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Dragon boat races canceled due to elevated toxin levels in Vancouver Lake

Saturday’s Paddle for Life Dragon Boat Races have been canceled due to elevated toxin levels at Vancouver Lake. Earlier Friday, race organizers were still planning on holding the event — with added precautionary measures such as adding makeshift rinsing stations. However, once organizers heard that cyanotoxin levels at Vancouver Lake were six times higher than the Washington State Department of Health threshold, organizers decided to cancel the water portion of the event.

“We realized that this was something that was significant and they had some science to lead us in this direction,” said Dee Anne Finken, a volunteer with the race who is also handling communications.

Parts of the event that take place on land are still on schedule. There will be a run/walk.

Cyanotoxins can be harmful to people, especially young children, and deadly for small pets to drink, according to Public Health.

Clark County Public Health upgraded Vancouver Lake to warning status after testing discovered elevated cyanotoxins levels at the lake Friday.

Public Health Public Information Officer Marissa Armstrong said Public Health made their recommendation to cancel the race because the race requires close proximity to water, and would expose paddlers to splashing.

Finken said the Paddle for Life board of directors deliberated about the issue for nearly three hours Friday to decide whether the event should be canceled. She said it wasn’t an easy decision to make, since 38 boats are scheduled to race. At first organizers decided to keep the race on schedule, but changed their minds after “a close review of Public Health’s concerns.”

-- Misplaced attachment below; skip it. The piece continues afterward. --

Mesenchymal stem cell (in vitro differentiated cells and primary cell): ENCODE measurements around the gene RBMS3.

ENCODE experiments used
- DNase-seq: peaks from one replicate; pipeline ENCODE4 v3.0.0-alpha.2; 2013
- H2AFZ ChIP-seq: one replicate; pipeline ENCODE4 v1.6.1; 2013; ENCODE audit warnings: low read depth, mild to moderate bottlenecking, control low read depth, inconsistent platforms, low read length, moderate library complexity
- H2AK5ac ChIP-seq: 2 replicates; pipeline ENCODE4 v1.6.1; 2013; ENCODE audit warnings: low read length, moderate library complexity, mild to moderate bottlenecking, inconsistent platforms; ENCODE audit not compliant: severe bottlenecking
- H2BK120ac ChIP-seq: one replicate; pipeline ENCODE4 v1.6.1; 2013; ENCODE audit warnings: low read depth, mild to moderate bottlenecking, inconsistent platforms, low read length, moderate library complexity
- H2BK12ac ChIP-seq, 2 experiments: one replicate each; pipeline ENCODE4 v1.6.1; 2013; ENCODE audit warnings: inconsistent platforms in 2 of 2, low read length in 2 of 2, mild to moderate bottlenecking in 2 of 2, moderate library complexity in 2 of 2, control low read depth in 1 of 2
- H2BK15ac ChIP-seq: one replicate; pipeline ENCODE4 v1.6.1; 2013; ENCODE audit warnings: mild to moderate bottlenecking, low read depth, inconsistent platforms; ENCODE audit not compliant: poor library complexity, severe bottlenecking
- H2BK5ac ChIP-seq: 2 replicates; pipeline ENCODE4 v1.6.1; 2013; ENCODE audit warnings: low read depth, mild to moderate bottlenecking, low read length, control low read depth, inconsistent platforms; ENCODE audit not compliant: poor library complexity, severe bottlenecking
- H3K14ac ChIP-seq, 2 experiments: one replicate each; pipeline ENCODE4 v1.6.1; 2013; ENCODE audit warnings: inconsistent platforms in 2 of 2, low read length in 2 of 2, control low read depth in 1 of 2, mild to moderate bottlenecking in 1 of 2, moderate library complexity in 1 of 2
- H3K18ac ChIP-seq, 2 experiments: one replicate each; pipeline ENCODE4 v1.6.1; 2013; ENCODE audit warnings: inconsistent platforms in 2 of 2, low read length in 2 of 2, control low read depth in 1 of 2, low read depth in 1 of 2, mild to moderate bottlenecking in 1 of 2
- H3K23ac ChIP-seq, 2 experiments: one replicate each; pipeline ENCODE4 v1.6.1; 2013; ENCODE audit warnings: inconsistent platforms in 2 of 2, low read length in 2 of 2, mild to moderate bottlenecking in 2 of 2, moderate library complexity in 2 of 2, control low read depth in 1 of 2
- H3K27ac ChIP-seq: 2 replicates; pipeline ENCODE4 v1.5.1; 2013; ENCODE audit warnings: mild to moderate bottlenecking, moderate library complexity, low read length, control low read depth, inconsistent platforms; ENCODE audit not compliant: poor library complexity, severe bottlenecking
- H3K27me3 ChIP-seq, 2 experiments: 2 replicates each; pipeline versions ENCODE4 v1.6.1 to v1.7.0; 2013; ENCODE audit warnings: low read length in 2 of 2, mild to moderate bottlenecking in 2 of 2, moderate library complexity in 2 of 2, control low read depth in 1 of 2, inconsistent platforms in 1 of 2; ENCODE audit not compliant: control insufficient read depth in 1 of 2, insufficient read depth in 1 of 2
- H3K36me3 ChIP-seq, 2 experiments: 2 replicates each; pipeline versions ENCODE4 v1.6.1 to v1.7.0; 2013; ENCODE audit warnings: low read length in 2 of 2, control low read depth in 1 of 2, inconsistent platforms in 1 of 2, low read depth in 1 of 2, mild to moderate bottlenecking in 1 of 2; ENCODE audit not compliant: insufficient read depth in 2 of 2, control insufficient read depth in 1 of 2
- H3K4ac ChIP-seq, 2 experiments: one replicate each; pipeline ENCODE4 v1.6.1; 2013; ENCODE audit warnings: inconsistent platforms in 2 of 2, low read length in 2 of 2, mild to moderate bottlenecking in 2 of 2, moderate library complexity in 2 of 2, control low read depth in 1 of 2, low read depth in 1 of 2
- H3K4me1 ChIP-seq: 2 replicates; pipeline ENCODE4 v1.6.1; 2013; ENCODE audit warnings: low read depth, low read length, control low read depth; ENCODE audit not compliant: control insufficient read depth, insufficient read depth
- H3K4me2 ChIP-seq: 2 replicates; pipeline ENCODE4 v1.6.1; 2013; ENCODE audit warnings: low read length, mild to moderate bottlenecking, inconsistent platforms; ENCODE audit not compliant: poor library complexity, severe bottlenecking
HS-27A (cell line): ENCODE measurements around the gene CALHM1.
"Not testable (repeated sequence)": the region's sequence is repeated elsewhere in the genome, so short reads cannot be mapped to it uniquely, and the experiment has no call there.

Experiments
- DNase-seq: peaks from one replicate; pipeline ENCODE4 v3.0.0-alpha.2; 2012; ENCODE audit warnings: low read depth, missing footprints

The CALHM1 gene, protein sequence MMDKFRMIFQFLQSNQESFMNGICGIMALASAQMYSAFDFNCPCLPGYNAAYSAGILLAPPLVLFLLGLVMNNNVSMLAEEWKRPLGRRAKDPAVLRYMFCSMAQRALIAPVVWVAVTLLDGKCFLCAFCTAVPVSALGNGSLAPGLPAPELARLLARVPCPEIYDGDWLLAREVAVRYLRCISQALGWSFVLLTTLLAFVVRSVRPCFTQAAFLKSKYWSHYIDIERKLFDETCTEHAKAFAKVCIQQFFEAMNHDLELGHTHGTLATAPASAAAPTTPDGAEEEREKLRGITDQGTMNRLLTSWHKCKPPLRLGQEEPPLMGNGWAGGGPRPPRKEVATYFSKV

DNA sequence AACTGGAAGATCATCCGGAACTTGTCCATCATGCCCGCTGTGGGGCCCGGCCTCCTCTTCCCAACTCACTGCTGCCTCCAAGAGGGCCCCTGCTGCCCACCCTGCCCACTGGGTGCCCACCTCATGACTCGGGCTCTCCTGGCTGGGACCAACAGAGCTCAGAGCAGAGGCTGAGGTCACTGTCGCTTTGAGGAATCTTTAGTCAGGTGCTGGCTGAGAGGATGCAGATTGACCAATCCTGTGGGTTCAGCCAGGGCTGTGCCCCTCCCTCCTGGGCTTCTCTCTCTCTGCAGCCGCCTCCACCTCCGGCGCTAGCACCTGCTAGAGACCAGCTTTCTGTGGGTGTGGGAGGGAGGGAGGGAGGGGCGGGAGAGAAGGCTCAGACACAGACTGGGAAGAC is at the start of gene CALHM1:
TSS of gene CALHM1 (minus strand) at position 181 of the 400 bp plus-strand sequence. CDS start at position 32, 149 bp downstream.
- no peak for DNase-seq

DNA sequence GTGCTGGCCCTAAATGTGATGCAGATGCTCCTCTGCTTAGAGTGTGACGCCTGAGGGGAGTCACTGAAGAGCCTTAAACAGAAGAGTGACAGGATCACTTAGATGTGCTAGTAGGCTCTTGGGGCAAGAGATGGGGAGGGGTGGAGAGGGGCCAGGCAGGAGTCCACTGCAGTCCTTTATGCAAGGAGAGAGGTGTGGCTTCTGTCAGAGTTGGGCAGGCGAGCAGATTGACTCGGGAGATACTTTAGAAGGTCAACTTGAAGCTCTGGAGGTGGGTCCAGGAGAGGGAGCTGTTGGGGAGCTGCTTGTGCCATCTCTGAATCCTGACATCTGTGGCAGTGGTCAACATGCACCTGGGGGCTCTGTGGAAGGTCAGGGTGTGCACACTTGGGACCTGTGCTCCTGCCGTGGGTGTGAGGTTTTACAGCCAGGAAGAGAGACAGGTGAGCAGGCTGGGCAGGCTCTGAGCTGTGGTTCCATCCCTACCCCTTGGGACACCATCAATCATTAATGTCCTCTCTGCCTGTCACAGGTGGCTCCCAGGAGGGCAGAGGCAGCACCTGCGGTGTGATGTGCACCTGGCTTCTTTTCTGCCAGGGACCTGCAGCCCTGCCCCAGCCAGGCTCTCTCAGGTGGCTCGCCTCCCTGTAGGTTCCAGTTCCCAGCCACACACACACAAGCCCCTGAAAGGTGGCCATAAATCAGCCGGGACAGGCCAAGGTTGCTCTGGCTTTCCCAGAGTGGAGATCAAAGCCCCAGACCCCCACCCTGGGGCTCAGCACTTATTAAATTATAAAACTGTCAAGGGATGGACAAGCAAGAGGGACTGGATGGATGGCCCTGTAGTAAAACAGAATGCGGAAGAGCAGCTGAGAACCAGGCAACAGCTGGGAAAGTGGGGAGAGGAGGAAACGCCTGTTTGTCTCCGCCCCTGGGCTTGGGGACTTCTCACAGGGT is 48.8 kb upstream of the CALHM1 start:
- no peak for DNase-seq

Future status

The Vancouver Lake Regional Park will remain open, and water in park restrooms and shelters is still safe to drink, according to a Public Health news release.

Public Health has been monitoring blooms of of blue-green algae, or cyanobacteria, at the lake since June 12, when the lake was placed under an advisory. Caution signs at the lake will now be replaced with warning signs.

Public Health will continue to monitor Vancouver Lake, and take weekly water samples as long as blooms are present. When conditions change, signs will be updated.

Health officials recommend: no swimming, water skiing, paddle boarding, kayaking or canoeing; no drinking lake water; no water contact for animals; cleaning fish well and discarding organs; and avoiding areas of scum when using motorized boats.

More information can be found at the Public Health public beach website. You can report algae blooms at Public Health’s website.


Source: https://www.columbian.com

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